Editing and formatting on a rules-language level are hard to rate, since Porphyra RPG is not yet done. That being said, using PF 1 as a benchmark, I’d consider it to be pretty good. There are some aesthetic inconsistencies, but for the most part, this is really solid. That being said, the HD value missing is a big glitch. The pdf features nice interior artwork, and comes with super-detailed bookmarks that help navigate the file.
Carl Cramér’s animal lords were a pleasant surprise for me. When I saw the title and realized that is was a class and not a reference to the potent outsider lords, I expected a shifter hybrid, and at this point it’s no surprise that I REALLY dislike Paizo’s shifter. For shifters, Legendary Games’ Legendary Shifter and Everyman Gaming’s shifter in the Paranormal Adventures book do excellent work regarding that trope.
The animal lord does something else. In the 60s and 70s, there were a couple of comics particularly popular in Germany. They were kinda old-school and had heroes with Tarzan-like abilities; while I could rattle off their respective names, they’d mean next to nothing to most folks. Heck, I only know them because I found them in attic-stored boxes as a kid. The most commonly known character in the US that may hit best how these guys feel, is the Phantom, created, unless I’m sorely mistaken, sometime in the 30s by Lee Falk. The animal lord is a master of animals, with a bit of shapeshifting thrown in for the fantastic angle…and the class does that job well. While the lack of HD-ratings and a couple of minor aesthetic hiccups drag this down a bit, I found myself actually enjoying this fellow. It has its own identity, and as such, I consider this to be worth checking out. My final verdict will clock in at 3.5 stars, rounded up.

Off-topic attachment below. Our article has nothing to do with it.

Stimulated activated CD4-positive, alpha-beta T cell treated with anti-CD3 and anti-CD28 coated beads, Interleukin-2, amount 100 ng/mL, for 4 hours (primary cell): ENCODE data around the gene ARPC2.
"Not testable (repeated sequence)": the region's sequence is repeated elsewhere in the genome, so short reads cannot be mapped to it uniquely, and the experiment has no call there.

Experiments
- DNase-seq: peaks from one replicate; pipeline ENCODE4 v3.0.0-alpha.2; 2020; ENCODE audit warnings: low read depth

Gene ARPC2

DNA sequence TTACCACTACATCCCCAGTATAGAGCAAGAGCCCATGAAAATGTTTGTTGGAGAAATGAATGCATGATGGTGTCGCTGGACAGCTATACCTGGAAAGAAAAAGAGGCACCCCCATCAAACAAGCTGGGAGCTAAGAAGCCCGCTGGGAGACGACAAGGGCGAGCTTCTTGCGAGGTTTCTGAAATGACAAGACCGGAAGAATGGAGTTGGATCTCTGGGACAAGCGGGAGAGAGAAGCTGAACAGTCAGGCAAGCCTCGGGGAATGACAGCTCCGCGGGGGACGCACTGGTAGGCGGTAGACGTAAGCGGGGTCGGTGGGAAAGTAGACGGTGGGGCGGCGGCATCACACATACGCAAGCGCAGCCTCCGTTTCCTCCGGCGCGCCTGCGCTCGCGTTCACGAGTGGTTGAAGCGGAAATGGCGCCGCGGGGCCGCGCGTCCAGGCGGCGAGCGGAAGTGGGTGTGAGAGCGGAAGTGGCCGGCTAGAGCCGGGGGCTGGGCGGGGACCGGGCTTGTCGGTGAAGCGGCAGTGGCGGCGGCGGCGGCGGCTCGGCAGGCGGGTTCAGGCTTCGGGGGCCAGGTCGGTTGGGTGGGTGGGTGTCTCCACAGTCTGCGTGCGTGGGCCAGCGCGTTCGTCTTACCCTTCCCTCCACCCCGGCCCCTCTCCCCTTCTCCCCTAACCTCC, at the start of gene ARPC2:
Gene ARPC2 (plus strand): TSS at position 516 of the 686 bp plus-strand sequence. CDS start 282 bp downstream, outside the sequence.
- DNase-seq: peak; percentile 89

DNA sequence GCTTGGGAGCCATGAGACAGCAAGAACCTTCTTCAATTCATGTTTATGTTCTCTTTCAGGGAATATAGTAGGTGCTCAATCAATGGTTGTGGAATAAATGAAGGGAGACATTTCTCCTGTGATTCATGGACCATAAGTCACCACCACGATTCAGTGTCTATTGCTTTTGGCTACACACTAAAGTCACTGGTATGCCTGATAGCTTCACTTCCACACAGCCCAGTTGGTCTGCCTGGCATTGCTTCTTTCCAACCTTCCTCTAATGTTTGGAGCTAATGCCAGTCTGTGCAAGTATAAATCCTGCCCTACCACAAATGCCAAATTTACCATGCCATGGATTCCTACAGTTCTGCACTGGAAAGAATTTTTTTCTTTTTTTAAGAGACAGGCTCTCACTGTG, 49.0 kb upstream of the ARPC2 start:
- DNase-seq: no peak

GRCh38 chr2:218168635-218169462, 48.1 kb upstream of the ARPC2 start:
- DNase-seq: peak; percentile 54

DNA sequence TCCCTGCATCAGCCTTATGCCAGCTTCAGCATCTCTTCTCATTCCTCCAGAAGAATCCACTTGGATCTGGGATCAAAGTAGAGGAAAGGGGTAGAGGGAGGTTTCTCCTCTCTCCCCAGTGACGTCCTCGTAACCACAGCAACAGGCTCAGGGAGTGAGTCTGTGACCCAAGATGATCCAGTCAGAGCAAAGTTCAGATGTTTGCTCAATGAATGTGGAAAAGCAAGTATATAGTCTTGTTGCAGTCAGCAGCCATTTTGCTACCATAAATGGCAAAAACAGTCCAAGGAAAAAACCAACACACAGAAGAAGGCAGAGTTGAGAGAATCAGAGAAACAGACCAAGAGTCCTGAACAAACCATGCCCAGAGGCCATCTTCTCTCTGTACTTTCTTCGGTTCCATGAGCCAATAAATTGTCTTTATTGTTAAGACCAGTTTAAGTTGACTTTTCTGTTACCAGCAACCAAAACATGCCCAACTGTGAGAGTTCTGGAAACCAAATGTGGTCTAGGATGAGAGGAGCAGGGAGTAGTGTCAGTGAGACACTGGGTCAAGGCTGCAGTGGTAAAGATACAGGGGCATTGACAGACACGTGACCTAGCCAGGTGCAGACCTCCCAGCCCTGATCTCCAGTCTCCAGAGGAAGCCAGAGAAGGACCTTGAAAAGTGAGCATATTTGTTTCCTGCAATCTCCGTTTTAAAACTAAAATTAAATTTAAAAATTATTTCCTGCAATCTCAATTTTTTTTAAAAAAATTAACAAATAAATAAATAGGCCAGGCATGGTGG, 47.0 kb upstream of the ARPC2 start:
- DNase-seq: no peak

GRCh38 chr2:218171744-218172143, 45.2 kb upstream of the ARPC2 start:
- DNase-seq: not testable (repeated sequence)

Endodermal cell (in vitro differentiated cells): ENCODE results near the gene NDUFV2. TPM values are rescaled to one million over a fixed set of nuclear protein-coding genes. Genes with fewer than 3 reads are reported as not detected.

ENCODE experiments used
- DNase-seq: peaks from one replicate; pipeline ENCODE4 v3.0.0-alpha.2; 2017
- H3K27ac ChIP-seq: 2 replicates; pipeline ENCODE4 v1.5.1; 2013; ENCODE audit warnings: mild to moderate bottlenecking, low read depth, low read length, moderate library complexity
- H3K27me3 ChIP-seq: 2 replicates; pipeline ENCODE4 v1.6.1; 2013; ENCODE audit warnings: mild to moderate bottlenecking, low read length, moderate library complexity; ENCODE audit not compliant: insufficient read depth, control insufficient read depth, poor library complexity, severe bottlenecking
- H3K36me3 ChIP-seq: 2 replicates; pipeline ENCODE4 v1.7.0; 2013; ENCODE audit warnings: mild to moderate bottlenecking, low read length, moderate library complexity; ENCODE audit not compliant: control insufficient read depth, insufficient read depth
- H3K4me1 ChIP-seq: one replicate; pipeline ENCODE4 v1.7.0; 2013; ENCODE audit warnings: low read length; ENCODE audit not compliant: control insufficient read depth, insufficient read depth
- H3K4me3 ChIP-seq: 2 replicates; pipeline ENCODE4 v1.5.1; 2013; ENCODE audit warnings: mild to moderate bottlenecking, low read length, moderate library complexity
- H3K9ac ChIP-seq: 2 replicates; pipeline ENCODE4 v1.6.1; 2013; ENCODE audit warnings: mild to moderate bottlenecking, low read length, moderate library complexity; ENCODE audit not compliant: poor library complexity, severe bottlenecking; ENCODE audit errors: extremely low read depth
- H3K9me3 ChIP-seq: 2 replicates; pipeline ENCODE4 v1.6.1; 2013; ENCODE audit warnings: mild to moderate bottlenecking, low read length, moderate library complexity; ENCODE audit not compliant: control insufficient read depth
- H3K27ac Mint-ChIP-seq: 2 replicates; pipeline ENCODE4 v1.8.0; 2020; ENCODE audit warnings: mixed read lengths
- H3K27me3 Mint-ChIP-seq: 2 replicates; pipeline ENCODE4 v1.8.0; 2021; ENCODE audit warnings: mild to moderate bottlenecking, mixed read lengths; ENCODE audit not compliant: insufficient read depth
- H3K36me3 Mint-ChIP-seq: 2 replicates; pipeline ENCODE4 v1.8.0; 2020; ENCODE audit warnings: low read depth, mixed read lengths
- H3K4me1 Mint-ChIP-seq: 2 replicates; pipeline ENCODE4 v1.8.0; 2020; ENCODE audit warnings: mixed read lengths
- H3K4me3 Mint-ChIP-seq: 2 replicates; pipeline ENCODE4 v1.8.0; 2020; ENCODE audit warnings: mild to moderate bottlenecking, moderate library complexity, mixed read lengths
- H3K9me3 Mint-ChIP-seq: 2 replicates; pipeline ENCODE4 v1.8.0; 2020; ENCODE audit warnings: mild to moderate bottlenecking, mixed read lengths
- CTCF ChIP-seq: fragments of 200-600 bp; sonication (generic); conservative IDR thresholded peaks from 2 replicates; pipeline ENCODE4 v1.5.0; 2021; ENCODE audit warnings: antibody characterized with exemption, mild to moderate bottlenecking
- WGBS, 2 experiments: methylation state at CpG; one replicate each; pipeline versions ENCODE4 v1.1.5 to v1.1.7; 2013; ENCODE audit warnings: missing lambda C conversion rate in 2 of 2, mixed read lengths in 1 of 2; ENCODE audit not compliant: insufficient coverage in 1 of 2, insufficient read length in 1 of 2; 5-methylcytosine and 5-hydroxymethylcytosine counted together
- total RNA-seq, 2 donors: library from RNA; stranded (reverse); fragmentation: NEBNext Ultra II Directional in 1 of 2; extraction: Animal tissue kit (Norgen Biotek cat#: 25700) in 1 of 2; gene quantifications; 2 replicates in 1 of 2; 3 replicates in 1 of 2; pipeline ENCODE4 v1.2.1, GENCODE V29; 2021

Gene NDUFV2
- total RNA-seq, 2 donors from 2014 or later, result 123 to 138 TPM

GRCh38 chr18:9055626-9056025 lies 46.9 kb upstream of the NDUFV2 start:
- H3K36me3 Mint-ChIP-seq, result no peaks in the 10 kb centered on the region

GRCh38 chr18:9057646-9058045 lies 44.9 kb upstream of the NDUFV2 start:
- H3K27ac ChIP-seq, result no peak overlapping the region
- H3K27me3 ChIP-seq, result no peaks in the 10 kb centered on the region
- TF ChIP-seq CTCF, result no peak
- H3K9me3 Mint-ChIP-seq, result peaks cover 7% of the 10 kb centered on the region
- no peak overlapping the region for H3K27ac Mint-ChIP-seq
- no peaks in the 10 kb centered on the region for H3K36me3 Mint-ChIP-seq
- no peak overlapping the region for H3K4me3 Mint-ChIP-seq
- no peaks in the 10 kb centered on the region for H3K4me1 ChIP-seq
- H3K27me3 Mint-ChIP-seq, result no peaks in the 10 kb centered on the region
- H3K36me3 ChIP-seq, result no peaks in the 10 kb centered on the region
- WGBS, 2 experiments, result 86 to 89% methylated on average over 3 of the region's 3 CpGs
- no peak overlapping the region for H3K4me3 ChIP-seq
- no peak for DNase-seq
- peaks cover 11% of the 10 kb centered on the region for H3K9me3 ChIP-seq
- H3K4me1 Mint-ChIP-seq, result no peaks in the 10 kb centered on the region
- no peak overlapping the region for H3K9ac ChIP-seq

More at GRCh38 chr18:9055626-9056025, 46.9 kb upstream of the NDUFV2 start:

You can get this neat class here on OBS!